Why would a businessman support a law that is about to destroy the profit margin of his business? What possible motive could Howard Schultz have for such unstinting loyalty to the program popularly known as Obamacare?

What would make a business person behave that way? What threat or bribe could cause him to accept a reduction to his bottom line that would negatively impact not only his own profits but also the livelihoods of all who depend on his business?

While Howard Schultz is currently Starbucks’ CEO, and it was he who headed up the business when it first became a publicly traded stock in 1992, the company was founded in 1971 as a single store by Zev Siegel, Jerry Baldwin and Gordon Bowker, two school teachers and a writer,  in Seattle, Washington.

The business was first known as Starbucks Coffee Company. The store was named for the literary figure from Moby-Dick and the logo, featuring a half-clad mermaid, recalled the seafaring history of the coffee trade. By 1980, when Zev Siegl left Starbucks, the business had expanded to six stores in the Seattle area. Howard Schultz had not even set foot in a Starbucks store until 1981, according to the company’s website.

In 1982, Schultz joined the company. In 1983 he introduced the latte. By 1992 Starbucks was a publicly traded company, and today 70 percent of its stock is institutionally held so that it is nearly impossible to ascertain what individuals actually own a controlling interest in the company.

However, an insider in the stock brokering trade, such as Chelsea Clinton, who is married to investment banker Marc Mervinsky, and has worked for Avenue Capital Group and who is on the board of IAC, might be able to have better insight into the ultimate ownership of institutionally held corporations.

What is undoubtedly true is that the ACA has had a devastating effect on the working opportunities of Starbucks employees, so much so that there is now a petition in place protesting reduced work hours.

Jaime Prater speaks for himself and fellow Starbucks employees:

We understand that businesses have to be profitable to survive, we get it. What’s happening currently is some of the most extreme labor cuts in Starbucks history.

Morale is at the lowest I’ve seen it in my nearly 9 years of service with Starbucks. Customers feel this the most, of anyone.

The labor situation has gone from tight to infuriating. Labor has been cut so much in corporate stores, that one call-off (an employee calling in sick) impacts the entire day, as managers are directed to cut shifts to save on labor costs. Baristas trying to work more than 25 hours a week (myself included) find that a near impossible task. You end up taking it personally, when corporate directs your stores to understaff, and under schedule. You wonder if they realize how difficult it is to pay your bills when you work 25 hours a week?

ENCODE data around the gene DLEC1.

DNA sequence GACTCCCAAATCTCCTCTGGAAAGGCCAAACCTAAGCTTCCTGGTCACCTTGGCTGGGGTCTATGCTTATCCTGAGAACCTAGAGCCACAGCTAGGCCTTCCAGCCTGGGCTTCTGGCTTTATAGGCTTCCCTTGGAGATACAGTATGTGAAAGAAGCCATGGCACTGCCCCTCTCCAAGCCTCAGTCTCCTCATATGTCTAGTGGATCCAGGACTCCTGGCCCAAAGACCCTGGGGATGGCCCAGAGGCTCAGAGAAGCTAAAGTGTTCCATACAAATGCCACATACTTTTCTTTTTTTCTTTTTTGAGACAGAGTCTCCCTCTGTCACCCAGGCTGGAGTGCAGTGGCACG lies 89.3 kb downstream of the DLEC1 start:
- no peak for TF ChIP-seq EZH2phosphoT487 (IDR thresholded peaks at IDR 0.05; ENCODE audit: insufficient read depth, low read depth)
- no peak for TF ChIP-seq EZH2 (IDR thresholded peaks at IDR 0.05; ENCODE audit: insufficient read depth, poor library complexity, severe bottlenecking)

As labor continues to be cut, it creates an atmosphere where baristas are worn to the bone without being able to take a breath. Cleanliness suffers, speed of service suffers, partners suffer.

Many baristas are twenty-something college students, living at home. Many more are people like myself, artists, writers, breadwinners, who depend on their income.

The tip situation has also drastically changed. Before the implementation of a Starbucks Reward program (MSR), tips were higher. Now, with a growing percentage and majority of customers using the app, and their registered cards, tips are in major decline. When you factor that in with actual take home pay, it’s a scary place to be.

We may never know what benefits accrue to Howard Schulz from government sources to induce him to show such loyalty toward the ACA. Despite the harm to Starbucks, its customers, and employees, but one thing is clear, everyone knows that the Affordable Care Act is affordable only to those so wealthy that they don’t need health insurance for themselves. In the process of complying with the act, companies find themselves cutting hours for employees.

It is possible that the people at the top do not yet feel the pinch, but Starbucks prides itself on its humanitarian concerns. How can it now turn its back on employees for the sake of a piece of legislation Howard Schultz knew in advance would hurt the business?

As a bit of advice to would-be entrepreneurs, we might well heed the words of Zev Siegl, once a co-owner of Starbucks but now a business coach, who in the video below says that “it’s the mistakes that you leave in your emails when you push send” that determine the course of your business.

Those mistakes may not haunt a Secretary of State immune from prosecution, but one has to wonder what they could do to the value of stock in a publicly held corporation like Starbucks.

Howard Schultz, Hillary Clinton, and  Starbucks have been asked to comment on the email correspondence in question. We will report on any responses from them here as they arise.